28 July 2019 | by Marysia Szuster
Imagine living in the XXIst century in one of the most developed countries of the first world. You feel safe, freely express your religion and wear clothes that are part of your culture, but at the same time, you don’t harm anyone and expect the same respect. You have a right to that, unfortunately, it is broken way too often.
This is one of many reasons and stories why yesterday we started our day talking about allyship and proper behaviour in particular situations watching theatre scenes previously prepared by our facilitators.
Just after lunch (thing to emphasize here is definitely a fact, that proud majority of our group decided to undertake a challenge of being vegetarian/vegan for two weeks and we’re doing great!) was our time to rest and calm - meditation. Next workshops based on our relationships built through the past two weeks and perfectly made use out of our general trust to each other. In smaller groups, we shared our personal stories in three steps: challenge, choice and outcome. It was a completely different experience for me, and talking to others, I realised I’m not the only one. Many of us won an inner battle with themselves, stepped out of comfort zone and shared so many stories that it was really hard to keep your tears. This part of the Project&Empowerement day made me realise even more how different we are and from how many backgrounds we come. Stories were ranging from mental illnesses, through family problems, to war and migration.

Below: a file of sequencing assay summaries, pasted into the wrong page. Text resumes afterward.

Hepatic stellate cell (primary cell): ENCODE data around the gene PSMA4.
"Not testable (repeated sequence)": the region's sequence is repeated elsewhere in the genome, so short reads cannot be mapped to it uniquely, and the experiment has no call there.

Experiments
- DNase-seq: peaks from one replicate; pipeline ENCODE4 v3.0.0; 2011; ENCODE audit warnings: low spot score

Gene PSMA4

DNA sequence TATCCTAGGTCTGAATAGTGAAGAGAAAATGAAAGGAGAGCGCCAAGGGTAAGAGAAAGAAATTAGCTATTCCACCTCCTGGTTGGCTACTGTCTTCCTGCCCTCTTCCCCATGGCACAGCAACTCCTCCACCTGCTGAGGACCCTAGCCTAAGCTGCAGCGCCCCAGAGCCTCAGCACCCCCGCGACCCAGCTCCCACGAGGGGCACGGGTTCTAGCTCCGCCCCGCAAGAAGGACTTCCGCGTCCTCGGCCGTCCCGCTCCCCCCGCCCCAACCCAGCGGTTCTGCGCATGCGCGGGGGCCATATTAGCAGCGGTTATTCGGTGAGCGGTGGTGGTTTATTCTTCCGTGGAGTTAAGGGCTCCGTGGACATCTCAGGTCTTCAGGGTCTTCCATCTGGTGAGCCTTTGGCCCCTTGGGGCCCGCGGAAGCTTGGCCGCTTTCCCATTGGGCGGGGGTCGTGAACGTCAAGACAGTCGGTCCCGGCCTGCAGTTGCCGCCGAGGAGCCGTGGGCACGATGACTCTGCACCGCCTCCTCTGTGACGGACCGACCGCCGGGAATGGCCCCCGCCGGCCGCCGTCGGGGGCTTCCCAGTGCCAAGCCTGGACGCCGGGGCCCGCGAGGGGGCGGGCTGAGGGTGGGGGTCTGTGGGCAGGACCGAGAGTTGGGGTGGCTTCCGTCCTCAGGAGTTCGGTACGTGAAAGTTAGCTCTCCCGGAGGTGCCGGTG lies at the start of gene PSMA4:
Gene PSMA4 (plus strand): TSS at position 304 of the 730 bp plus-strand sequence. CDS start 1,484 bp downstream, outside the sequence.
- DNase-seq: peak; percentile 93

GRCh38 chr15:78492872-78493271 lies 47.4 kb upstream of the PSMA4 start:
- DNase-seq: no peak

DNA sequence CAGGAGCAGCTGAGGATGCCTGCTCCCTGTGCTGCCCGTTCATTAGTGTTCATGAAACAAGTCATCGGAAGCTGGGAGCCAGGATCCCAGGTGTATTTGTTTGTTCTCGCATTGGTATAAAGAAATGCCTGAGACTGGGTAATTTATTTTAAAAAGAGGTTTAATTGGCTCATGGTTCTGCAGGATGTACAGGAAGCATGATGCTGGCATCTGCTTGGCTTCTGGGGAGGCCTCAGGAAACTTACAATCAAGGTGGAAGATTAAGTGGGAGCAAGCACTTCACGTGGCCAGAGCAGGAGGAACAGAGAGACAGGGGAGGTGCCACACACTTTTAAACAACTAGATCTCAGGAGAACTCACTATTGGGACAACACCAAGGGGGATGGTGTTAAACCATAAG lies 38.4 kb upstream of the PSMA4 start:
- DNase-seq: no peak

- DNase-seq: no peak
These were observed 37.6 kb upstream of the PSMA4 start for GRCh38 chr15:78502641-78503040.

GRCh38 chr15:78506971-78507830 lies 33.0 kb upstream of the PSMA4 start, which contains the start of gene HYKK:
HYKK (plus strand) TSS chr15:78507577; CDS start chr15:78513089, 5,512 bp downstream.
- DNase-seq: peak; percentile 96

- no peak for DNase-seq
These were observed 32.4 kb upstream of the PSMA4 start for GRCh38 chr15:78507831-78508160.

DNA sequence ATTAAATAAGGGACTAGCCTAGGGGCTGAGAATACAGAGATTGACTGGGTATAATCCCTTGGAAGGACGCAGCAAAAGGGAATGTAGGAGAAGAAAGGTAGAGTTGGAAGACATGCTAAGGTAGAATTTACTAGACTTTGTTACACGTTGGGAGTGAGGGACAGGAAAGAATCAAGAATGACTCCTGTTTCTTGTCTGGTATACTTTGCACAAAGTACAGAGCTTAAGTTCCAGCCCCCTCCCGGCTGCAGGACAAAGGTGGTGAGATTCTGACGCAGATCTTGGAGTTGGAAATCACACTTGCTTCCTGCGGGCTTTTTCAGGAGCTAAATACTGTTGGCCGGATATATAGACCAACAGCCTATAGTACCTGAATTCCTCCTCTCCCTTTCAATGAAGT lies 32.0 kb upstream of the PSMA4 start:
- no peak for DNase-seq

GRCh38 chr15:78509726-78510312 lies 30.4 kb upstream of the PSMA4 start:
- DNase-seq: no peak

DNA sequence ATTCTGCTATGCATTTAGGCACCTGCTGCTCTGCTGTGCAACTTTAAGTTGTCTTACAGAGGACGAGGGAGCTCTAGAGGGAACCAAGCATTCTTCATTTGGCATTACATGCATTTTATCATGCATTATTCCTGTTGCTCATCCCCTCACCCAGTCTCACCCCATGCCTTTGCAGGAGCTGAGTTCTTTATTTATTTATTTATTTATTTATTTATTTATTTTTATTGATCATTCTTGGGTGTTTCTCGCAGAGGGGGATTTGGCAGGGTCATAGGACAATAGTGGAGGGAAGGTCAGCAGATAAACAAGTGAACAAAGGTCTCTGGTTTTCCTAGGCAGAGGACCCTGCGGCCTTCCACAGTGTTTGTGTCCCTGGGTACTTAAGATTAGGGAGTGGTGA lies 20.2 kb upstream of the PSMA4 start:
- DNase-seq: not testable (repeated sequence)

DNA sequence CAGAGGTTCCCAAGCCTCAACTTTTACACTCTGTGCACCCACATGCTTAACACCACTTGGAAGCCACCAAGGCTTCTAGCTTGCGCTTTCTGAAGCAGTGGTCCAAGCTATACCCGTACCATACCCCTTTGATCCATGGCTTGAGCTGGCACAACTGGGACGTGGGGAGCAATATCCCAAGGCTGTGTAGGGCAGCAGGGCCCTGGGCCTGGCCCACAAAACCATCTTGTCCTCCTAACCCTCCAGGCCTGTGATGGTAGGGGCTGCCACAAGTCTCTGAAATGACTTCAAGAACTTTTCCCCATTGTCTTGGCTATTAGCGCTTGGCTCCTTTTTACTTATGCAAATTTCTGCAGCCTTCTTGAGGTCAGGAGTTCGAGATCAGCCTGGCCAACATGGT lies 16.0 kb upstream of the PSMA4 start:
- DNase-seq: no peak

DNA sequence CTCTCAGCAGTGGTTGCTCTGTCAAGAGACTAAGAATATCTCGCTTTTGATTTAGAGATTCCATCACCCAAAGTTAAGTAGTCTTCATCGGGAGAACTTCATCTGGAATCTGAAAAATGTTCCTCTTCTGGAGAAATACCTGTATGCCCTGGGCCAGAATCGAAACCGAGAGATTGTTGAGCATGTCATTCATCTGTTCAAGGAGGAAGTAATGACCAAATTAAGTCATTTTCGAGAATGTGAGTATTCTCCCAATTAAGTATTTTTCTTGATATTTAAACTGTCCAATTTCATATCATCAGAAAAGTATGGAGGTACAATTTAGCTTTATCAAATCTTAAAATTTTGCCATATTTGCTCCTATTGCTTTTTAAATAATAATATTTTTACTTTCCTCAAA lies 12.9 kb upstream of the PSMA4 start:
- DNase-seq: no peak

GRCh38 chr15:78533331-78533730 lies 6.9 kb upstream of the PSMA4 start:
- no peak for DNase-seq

Moreover, this task had its purpose. Later that day we started creating our own projects that we will hold after coming home. Projects based on our personal stories and challenges, motivation to change the world and injustices that caused our harm.
I may share this one created by me. Obviously, I’m aware it demands a lot of time and effort to put in, but, who if not we? The thing I’m more than willing to deal with is the harmful image of beauty. Ask yourself a question: how many times you wanted to buy something in a shop but realised it doesn’t look on you as good as on the mannequin? I’ll tell you a secret: even if you’re lucky enough to have all limbs and no health issues that cause weight change - so generally you’re healthy - you’re not gonna look as ‘good’ as mannequin does. So, why do we actually call the mannequin’s appearance good? According to BBC and study in the Journal of Eating Disorders: “if people were the same size as the mannequins they would be considered medically unhealthy.” “There is clear evidence showing that the ultra-thin ideal is contributing to the development of mental health problems and eating disorders," writes Dr Eric Robinson. So, summarizing and concluding, if I were you I would be rather happy with not looking as unhealthy and mannequin does.
My goal is to cooperate with international stores and companies to start using realistic mannequins instead of those we have in shops right now and to hire for photoshoots models different from our beloved image of Barbie, so a skinny white girl with two long legs and blonde hair.
" I’ll tell you a secret: even if you’re lucky enough to have all limbs and no health issues that cause weight change - so generally you’re healthy - you’re not gonna look as ‘good’ as mannequin does. "
Marysia Szuster, Participant from Poland
An exhausting and exciting day with a cherry on its top - movie night! And another cherry - well-deserved sleep, because we have to have enough energy to change the world also tomorrow!
26 July 2019 | by Nathalee Do Valle
Privilege is a variable concept, which can change from country to country and also from continent to continent. Brazil's reality is different of everything possible to imagine or think when you are in Europe.